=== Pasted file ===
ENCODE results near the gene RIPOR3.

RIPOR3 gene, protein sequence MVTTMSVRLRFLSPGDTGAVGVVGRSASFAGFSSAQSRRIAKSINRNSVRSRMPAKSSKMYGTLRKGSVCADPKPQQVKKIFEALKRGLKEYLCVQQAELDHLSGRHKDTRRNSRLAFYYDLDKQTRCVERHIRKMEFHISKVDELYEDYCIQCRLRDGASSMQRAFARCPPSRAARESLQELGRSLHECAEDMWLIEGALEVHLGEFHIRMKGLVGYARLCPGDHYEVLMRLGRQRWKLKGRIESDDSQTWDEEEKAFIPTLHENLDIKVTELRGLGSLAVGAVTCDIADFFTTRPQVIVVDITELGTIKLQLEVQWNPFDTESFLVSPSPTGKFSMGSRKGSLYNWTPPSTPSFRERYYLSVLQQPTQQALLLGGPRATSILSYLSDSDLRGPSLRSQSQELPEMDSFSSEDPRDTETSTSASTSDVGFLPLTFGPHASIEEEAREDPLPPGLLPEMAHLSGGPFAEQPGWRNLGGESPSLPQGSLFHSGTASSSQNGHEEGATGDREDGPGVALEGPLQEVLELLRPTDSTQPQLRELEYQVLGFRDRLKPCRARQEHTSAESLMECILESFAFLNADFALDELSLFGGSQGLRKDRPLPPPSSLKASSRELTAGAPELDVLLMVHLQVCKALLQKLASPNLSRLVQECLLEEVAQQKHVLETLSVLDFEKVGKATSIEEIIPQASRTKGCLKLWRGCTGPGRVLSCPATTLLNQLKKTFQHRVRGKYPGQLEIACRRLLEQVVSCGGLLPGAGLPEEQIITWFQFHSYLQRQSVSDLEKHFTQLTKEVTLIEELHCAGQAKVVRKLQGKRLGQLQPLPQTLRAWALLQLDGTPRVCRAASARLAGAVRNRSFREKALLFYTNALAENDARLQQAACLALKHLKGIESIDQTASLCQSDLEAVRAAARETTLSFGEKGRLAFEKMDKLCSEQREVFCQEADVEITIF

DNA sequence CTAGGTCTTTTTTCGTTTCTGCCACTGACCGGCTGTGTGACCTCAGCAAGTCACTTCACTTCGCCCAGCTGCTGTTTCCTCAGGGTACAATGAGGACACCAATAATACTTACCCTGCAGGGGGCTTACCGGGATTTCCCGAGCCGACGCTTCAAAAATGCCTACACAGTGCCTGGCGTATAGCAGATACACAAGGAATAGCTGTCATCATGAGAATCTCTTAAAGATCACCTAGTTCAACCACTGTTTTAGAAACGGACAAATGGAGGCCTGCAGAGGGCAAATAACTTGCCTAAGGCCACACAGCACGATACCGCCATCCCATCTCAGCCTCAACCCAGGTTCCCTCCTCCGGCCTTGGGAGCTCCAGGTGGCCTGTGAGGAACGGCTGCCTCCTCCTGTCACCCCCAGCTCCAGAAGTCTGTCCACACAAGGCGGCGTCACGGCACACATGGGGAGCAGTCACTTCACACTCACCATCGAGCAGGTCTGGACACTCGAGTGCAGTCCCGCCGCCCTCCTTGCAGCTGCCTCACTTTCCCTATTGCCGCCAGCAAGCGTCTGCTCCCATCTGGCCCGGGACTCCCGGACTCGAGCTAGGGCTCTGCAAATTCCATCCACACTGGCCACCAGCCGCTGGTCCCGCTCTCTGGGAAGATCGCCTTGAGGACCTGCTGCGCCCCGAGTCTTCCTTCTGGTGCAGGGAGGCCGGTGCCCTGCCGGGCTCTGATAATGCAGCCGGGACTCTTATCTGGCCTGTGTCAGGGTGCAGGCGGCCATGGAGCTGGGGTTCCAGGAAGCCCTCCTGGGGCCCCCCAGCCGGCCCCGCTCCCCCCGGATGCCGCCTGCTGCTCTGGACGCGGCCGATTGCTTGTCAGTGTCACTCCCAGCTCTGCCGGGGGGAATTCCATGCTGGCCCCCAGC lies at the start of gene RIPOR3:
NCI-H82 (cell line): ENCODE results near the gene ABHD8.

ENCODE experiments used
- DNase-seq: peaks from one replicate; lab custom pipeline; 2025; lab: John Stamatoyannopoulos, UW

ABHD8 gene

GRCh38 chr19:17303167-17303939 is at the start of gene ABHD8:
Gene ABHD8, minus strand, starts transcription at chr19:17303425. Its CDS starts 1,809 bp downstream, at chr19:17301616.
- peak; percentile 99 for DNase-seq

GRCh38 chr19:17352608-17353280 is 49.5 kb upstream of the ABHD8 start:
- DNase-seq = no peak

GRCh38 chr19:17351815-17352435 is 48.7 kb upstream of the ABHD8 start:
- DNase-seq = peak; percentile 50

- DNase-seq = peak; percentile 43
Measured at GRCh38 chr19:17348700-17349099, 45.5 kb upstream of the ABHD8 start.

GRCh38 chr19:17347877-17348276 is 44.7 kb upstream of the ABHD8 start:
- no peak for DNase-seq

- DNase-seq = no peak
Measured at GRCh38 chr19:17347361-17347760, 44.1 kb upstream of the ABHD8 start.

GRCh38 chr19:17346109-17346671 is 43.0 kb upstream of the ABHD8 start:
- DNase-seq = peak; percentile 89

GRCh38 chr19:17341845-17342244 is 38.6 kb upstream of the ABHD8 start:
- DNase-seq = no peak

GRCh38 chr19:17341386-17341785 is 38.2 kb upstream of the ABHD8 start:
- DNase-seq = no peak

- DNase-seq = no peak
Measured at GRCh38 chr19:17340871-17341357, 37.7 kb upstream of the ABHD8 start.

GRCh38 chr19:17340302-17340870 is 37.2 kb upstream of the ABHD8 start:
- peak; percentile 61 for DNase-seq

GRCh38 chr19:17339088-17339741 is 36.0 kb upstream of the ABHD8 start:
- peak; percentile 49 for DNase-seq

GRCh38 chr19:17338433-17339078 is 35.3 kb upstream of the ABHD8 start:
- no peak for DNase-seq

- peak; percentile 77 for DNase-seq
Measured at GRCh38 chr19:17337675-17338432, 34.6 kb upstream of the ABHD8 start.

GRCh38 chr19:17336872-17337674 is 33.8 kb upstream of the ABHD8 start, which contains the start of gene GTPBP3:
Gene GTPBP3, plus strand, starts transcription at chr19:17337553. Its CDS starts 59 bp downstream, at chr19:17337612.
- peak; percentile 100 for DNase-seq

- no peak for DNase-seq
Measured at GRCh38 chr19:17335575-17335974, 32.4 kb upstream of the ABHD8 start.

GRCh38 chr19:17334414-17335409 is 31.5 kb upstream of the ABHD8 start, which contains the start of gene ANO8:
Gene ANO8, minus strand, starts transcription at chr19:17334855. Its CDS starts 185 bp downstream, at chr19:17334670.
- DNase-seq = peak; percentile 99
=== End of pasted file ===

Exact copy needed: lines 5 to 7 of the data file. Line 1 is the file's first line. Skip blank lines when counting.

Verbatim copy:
ENCODE experiments used
- DNase-seq: peaks from one replicate; lab custom pipeline; 2025; lab: John Stamatoyannopoulos, UW

ABHD8 gene